Nor. Now Trauers, what good tidings comes fro[m] you? Tra. My Lord, Sir Iohn Vmfreuill turn'd me backe With ioyfull tydings; and (being better hors'd) Out-rod me. After him, came spurring head A Gentleman (almost fore-spent with speed) That stopp'd by me, to breath his bloodied horse. He ask'd the way to Chester: And of him I did demand what Newes from Shrewsbury: He told me, that Rebellion had ill lucke, And that yong Harry Percies Spurre was cold. With that he gaue his able Horse the head, And bending forwards strooke his able heeles Against the panting sides of his poore Iade Vp to the Rowell head, and starting so, He seem'd in running, to deuoure the way, Staying no longer question

North. Ha? Againe: Said he yong Harrie Percyes Spurre was cold? (Of Hot-Spurre, cold-Spurre?) that Rebellion, Had met ill lucke? L.Bar. My Lord: Ile tell you what, If my yong Lord your Sonne, haue not the day, Vpon mine Honor, for a silken point Ile giue my Barony. Neuer talke of it

Nor. Why should the Gentleman that rode by Trauers Giue then such instances of Losse? L.Bar. Who, he? He was some hielding Fellow, that had stolne The Horse he rode-on: and vpon my life Speake at aduenture. Looke, here comes more Newes. Enter Morton.

Nor. Yea, this mans brow, like to a Title-leafe, Fore-tels the Nature of a Tragicke Volume: So lookes the Strond, when the Imperious Flood Hath left a witnest Vsurpation. Say Morton, did'st thou come from Shrewsbury? Mor. I ran from Shrewsbury (my Noble Lord) Where hatefull death put on his vgliest Maske To fright our party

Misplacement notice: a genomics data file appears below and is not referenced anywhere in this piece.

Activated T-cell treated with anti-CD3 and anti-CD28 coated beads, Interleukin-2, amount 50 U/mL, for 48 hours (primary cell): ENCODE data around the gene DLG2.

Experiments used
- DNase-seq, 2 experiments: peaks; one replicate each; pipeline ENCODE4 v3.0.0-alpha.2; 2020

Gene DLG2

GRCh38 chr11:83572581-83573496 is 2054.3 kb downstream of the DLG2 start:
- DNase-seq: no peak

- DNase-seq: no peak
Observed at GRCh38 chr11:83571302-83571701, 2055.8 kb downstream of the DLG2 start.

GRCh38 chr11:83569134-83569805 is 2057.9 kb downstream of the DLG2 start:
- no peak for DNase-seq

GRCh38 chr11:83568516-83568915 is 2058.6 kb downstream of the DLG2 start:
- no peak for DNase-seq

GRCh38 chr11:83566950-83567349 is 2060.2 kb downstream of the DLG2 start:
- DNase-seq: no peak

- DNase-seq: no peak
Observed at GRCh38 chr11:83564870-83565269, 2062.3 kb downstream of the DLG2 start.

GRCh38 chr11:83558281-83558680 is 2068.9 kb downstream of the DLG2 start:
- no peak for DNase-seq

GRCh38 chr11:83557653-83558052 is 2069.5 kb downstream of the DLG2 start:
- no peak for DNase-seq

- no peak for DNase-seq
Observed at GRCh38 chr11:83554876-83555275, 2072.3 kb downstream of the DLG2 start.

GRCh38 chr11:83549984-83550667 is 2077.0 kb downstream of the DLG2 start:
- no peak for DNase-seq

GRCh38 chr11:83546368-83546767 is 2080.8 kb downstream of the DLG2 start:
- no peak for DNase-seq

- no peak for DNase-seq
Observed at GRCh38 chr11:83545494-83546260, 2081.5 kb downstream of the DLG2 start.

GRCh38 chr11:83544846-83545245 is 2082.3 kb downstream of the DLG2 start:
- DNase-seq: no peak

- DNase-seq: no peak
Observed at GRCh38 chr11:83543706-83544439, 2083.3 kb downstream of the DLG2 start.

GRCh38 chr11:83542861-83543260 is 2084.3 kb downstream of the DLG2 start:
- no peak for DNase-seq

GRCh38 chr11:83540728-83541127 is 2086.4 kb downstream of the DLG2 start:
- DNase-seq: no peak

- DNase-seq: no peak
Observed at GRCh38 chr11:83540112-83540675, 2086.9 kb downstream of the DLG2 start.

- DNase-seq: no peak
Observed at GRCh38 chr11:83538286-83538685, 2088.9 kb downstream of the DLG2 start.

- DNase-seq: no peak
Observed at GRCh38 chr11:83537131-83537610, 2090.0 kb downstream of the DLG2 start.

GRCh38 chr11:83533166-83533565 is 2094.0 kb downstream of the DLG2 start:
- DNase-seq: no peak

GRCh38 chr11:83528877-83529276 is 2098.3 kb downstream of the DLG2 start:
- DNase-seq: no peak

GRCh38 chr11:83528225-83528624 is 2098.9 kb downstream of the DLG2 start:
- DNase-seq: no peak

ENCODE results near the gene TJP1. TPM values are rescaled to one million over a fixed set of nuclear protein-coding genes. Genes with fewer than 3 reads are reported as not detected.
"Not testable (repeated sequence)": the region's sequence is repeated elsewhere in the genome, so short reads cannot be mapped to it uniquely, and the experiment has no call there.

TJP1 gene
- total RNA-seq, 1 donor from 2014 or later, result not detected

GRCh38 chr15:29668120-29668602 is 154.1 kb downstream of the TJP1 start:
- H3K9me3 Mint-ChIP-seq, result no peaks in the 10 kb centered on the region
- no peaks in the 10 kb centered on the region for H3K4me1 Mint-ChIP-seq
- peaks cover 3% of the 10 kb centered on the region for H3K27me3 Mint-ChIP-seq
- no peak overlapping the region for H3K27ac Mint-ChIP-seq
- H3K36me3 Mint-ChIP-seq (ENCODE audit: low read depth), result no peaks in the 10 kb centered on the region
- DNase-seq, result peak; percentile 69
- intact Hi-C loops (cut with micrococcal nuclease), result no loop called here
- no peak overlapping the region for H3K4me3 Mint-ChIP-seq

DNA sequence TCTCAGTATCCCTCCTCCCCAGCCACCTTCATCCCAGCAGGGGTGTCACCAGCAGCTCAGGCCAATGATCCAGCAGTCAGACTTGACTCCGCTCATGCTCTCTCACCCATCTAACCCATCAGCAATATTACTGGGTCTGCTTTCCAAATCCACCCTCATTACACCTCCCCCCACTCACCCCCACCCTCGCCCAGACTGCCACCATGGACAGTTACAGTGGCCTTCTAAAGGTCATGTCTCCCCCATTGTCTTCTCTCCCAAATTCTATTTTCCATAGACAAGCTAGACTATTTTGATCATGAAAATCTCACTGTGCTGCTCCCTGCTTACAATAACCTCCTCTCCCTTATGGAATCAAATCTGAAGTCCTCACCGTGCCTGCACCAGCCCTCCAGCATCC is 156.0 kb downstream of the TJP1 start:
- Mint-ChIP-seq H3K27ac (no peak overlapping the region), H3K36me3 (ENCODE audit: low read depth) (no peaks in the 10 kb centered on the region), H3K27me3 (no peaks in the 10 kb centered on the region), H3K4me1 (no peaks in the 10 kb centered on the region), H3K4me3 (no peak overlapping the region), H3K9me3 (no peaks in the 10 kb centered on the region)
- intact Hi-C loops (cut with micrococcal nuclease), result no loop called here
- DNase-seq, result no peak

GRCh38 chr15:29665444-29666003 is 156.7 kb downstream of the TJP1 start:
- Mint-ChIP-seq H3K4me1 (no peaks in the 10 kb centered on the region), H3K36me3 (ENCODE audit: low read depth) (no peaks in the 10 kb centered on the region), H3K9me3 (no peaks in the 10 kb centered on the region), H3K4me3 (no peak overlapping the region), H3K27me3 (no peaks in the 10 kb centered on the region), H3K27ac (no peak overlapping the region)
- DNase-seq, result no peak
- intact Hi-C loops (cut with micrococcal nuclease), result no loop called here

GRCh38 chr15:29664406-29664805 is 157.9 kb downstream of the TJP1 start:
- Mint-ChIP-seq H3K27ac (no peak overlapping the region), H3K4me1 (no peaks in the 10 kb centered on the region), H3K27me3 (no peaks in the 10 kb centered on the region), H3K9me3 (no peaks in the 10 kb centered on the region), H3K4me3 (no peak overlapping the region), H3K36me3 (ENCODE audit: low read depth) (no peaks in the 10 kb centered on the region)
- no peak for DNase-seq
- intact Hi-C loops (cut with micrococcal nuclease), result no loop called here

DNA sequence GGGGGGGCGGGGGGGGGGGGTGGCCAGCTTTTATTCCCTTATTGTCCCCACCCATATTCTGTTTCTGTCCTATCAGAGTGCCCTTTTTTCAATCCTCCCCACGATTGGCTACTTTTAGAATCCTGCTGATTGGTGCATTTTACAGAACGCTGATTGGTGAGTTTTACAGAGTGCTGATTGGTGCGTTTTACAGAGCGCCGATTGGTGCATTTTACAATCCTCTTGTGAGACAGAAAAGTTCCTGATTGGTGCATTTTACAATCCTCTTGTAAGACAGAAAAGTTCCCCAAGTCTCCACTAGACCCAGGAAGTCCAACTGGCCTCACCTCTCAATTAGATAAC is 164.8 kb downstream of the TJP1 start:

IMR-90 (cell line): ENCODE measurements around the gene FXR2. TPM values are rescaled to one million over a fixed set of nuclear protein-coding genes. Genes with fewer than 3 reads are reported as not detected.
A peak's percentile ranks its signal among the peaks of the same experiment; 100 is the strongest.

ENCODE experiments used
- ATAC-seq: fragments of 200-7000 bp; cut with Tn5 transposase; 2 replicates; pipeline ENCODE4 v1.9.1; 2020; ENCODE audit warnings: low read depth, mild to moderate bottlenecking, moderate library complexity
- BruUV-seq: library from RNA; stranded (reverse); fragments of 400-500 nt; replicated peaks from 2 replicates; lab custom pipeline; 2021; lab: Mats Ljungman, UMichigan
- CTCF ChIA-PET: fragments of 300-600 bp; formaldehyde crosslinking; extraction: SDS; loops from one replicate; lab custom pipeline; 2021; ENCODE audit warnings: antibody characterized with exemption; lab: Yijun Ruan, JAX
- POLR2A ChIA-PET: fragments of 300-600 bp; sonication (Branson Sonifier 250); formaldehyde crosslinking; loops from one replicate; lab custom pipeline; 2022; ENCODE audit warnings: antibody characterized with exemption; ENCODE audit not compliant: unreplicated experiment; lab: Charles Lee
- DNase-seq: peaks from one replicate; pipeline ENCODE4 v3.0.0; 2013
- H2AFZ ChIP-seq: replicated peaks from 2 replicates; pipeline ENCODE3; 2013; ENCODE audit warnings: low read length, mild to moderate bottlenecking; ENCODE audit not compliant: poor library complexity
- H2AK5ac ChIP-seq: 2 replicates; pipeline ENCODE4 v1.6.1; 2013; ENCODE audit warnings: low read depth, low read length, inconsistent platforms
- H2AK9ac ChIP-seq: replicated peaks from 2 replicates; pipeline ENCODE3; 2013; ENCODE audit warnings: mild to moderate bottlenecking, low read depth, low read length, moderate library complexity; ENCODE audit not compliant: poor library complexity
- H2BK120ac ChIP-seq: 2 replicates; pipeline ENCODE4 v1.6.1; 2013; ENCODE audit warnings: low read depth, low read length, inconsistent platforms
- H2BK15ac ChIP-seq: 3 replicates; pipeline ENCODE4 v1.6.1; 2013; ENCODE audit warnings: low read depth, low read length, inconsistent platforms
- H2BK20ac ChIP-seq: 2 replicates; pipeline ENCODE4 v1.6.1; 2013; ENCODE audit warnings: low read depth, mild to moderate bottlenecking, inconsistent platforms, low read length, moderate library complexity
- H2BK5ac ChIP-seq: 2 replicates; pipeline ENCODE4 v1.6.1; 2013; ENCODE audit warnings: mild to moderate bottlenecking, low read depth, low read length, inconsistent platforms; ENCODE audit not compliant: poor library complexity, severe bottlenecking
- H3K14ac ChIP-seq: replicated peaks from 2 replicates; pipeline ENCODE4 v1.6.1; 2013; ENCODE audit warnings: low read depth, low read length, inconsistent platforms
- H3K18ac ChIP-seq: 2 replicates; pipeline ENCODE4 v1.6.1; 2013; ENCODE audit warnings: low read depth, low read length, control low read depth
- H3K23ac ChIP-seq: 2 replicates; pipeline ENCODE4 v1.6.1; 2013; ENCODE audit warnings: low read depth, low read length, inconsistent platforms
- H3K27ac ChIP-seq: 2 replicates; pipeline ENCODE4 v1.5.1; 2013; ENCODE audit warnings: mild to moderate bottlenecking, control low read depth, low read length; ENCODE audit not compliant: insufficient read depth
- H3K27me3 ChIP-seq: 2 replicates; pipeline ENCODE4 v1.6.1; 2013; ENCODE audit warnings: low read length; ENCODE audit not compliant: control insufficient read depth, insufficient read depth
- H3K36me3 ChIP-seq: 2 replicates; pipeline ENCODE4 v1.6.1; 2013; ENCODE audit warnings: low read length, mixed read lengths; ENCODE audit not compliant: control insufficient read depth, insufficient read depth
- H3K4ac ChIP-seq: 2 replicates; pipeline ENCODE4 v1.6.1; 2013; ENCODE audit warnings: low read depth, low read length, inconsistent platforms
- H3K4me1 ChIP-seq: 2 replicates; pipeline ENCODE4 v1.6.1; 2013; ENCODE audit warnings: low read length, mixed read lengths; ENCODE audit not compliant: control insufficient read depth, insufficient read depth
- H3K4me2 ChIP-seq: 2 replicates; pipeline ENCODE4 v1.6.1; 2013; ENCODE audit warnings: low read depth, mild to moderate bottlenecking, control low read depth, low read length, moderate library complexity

North. How doth my Sonne, and Brother? Thou trembl'st; and the whitenesse in thy Cheeke Is apter then thy Tongue, to tell thy Errand. Euen such a man, so faint, so spiritlesse, So dull, so dead in looke, so woe-be-gone, Drew Priams Curtaine, in the dead of night, And would haue told him, Halfe his Troy was burn'd. But Priam found the Fire, ere he his Tongue: And I, my Percies death, ere thou report'st it. This, thou would'st say: Your Sonne did thus, and thus: Your Brother, thus. So fought the Noble Dowglas, Stopping my greedy eare, with their bold deeds. But in the end (to stop mine Eare indeed) Thou hast a Sigh, to blow away this Praise, Ending with Brother, Sonne, and all are dead

Mor. Dowglas is liuing, and your Brother, yet: But for my Lord, your Sonne

North. Why, he is dead. See what a ready tongue Suspition hath: He that but feares the thing, he would not know, Hath by Instinct, knowledge from others Eyes, That what he feard, is chanc'd. Yet speake (Morton) Tell thou thy Earle, his Diuination Lies, And I will take it, as a sweet Disgrace, And make thee rich, for doing me such wrong

Mor. You are too great, to be (by me) gainsaid: Your Spirit is too true, your Feares too certaine

North. Yet for all this, say not that Percies dead. I see a strange Confession in thine Eye: Thou shak'st thy head, and hold'st it Feare, or Sinne, To speake a truth. If he be slaine, say so: The Tongue offends not, that reports his death: And he doth sinne that doth belye the dead: Not he, which sayes the dead is not aliue: Yet the first bringer of vnwelcome Newes Hath but a loosing Office: and his Tongue, Sounds euer after as a sullen Bell Remembred, knolling a departing Friend

L.Bar. I cannot thinke (my Lord) your son is dead

William Shakespeare
Classic Literature Library

All Pages of This Book
The Famous History of the Life of King Henry the Eight
The First Part of Henry the Fourth
The first Part of Henry the Sixt
The Life of Henry the Fift
The Second Part of Henry the Fourth
The second Part of Henry the Sixt
The third Part of Henry the Sixt